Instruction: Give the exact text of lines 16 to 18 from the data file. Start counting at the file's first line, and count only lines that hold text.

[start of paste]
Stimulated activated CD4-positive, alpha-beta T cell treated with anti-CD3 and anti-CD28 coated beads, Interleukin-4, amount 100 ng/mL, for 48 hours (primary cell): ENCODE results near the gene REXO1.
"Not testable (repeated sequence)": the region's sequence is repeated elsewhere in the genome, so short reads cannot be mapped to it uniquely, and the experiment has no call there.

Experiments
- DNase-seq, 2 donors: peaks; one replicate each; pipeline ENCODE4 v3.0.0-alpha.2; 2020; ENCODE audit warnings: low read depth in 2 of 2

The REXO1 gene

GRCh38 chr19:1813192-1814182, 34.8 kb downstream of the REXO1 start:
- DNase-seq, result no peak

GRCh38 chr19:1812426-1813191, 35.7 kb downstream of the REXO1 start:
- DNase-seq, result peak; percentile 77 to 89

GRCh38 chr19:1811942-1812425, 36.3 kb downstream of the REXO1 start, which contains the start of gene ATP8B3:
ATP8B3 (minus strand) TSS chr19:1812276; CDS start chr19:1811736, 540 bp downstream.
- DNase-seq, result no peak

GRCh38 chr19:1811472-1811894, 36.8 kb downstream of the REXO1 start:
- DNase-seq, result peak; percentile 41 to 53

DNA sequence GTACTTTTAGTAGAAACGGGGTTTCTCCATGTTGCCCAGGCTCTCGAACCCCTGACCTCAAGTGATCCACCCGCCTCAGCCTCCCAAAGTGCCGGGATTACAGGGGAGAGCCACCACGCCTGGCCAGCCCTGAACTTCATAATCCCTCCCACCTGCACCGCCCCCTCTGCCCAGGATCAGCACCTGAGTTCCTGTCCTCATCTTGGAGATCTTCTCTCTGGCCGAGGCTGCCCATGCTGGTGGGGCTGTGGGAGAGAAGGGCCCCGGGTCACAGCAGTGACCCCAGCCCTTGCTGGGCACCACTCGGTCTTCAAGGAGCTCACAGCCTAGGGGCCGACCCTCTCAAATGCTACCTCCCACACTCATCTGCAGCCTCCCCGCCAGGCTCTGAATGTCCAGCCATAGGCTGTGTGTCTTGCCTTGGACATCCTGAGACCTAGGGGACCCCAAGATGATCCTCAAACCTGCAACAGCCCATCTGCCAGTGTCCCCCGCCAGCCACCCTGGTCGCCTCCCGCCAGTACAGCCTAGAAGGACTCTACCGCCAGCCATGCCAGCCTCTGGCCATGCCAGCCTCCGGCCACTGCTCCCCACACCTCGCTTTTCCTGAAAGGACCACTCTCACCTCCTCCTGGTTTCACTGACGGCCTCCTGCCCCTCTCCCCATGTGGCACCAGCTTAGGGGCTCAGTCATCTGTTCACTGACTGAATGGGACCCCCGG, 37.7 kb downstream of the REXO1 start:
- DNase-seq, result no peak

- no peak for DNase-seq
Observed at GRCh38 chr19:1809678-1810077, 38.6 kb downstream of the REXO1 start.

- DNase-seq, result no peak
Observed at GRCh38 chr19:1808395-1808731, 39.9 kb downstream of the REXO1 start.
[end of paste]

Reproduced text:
- DNase-seq, result no peak

- no peak for DNase-seq
Observed at GRCh38 chr19:1809678-1810077, 38.6 kb downstream of the REXO1 start.